As I had hinted elsewhere, I'm doing something different this year at the top of the list. Because I didn't have a clear-cut, slam-dunk #1 disc of the year, I've decided not to arbitrarily designate one. So instead I'm presenting my top 10 in alphabetical order. They could each be #1, or they could each be #10. Either way I highly recommend them all and hope you already have all or most of them in your collection.
Phil Angotti-People and Places. Sweet, McCartney-esque pop from a veteran musician whom I belatedly came around to. "Me and Donnie Vie" was one of my favorite tracks of 2011.
Cirrone-Uplands Park Road. An audacious debut for this Italian band, who draw as much from Big Star and Badfinger as they do contemporary power poppers. Perhaps 2011's best "traditional" power pop album.
Marco Joachim-Hidden Symphonies. Joachim's previous rootsy, Wilbury-ish release in no way prepared me for this tour de force which I originally only mentioned on the site in passing. A bright ELO/Beatles melange, it really grew on me.
Steve LaBate-The Dead Art of Letter Writing. LaBate's Replacements-meet-The-Clash solo debut was an impressive achievement for a guy better known as a Paste Magazine writer/editor and a member of a rock-comedy act.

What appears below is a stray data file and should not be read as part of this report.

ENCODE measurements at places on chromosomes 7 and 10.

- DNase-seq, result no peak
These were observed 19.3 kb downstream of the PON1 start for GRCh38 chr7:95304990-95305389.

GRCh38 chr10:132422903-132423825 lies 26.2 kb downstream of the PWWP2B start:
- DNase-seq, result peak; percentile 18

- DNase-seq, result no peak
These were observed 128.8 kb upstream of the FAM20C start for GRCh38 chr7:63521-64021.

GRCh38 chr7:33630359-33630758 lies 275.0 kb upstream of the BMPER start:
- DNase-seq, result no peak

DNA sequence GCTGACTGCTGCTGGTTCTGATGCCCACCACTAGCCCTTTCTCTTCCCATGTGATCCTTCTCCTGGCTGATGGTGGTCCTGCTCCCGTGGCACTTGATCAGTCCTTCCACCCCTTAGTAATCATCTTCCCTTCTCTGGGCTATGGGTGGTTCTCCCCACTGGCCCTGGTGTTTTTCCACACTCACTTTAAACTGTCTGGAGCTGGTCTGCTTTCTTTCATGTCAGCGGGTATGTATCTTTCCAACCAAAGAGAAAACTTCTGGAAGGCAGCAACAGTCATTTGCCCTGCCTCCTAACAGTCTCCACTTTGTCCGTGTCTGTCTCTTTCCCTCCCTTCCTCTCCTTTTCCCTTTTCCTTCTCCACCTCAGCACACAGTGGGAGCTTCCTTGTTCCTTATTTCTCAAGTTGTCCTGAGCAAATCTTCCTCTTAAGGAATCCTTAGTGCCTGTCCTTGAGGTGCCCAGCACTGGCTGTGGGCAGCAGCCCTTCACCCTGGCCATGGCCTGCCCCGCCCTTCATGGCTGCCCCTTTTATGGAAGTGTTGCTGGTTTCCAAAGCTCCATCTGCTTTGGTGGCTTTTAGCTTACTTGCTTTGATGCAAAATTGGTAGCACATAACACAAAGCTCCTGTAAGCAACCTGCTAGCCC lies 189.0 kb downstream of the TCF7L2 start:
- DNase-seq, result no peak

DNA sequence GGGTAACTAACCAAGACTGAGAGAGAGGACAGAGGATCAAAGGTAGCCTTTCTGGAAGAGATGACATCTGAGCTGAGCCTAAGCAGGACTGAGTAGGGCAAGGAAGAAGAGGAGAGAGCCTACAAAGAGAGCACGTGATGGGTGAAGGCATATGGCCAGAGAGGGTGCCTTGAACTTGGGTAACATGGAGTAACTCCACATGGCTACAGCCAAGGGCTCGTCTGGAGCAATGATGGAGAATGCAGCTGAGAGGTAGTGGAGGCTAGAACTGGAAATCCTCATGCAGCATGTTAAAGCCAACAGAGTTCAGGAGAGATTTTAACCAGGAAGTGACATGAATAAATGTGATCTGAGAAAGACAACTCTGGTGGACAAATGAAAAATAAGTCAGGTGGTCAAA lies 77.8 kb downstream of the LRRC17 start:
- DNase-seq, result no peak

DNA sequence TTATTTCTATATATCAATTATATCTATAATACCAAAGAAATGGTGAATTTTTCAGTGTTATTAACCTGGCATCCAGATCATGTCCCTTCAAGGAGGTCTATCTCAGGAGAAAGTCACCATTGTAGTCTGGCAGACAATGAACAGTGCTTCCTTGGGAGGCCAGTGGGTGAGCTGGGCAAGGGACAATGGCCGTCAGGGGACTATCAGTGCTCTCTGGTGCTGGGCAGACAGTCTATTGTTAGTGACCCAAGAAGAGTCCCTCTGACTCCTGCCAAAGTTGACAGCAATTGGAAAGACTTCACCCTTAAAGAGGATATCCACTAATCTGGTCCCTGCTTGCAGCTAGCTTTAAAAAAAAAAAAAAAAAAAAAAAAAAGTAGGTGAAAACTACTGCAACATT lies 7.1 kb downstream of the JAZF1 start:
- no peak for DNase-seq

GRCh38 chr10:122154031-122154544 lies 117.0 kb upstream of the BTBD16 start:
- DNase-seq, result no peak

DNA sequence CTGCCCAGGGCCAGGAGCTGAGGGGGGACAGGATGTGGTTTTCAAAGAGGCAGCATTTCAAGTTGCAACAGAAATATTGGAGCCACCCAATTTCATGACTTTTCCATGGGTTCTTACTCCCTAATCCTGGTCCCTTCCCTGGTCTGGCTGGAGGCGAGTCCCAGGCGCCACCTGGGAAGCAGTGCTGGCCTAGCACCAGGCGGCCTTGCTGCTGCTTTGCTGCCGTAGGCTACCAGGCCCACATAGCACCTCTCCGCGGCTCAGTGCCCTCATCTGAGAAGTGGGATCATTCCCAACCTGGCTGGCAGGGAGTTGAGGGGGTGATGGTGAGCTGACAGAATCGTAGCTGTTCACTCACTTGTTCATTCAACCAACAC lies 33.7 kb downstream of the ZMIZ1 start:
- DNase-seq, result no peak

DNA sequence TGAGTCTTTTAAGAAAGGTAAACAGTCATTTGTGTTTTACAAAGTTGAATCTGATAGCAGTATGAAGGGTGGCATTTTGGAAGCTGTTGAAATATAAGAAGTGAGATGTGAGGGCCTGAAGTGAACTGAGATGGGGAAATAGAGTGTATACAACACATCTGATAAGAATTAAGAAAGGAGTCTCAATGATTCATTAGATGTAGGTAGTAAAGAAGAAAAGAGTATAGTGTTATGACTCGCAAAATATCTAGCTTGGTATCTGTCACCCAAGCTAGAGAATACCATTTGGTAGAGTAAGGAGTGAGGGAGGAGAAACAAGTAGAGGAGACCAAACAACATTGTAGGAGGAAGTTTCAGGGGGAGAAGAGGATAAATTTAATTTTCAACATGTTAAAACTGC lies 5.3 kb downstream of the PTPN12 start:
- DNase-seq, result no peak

David Mead-Dudes. Reuniting with Adam Schlesinger, Mead got his mojo back and came up with the singer/songwwriter album of the year. "The Smile of Rachael Ray" was named NPR's Song of the Day last week and deservedly so as it might have been the most poignant thing he's written.
Meyerman-Who Do You Think You Are? A rare achievement for this New Jersey band - not only did they craft a power pop album with killer hooks and riffs, they also crafted a power pop album that's a meta-commentary on the state of power pop and being in a rock band. On whichever level you enjoy it, it's definitely a revelation.
Michael Oliver & The Sacred Band-Yin & Yanxiety. Since Cliff Hillis decided not to release an album in 2011, Michael Oliver did it for him. Like the former Ike/Starbelly pop wizard, Oliver has an effortless way with a melody and a hook, and he writes intelligent lyrics to boot. What more can you ask for?
The Red Button-As Far as Yesterday Goes. So they'll probably never top 2007's album-of-the-year-on-this-site She's About to Cross My Mind. So what? If Swirsky & Ruekberg can keep releasing discs as pop-perfect as this folowup, I won't complain. Instead of making Cross My Mind 2, they took a chance and decided to tackle the 70s singer-songwriter milieu. I'm thinking that 80s synth-pop will be a tougher nut to crack, though, should they decide to advance another decade next time.
Brandon Wilde-Hearts in Stereo. And here's the David Grahame/Emmit Rhodes/early solo McCartney album of the year. "Candy Apples" and "Ooh La" would be the near the top of my favorite tracks of 2011 list, were I to make one this year.
Miles Zuniga-These Ghosts Have Bones. At long last my favorite half of the Fastball singing/songwriting team released a proper solo album, and it's a gem. Mature, lyrical, hooky and assured, it's a nice blend of pop styles that reveals Zuniga as the songwriting pro he is.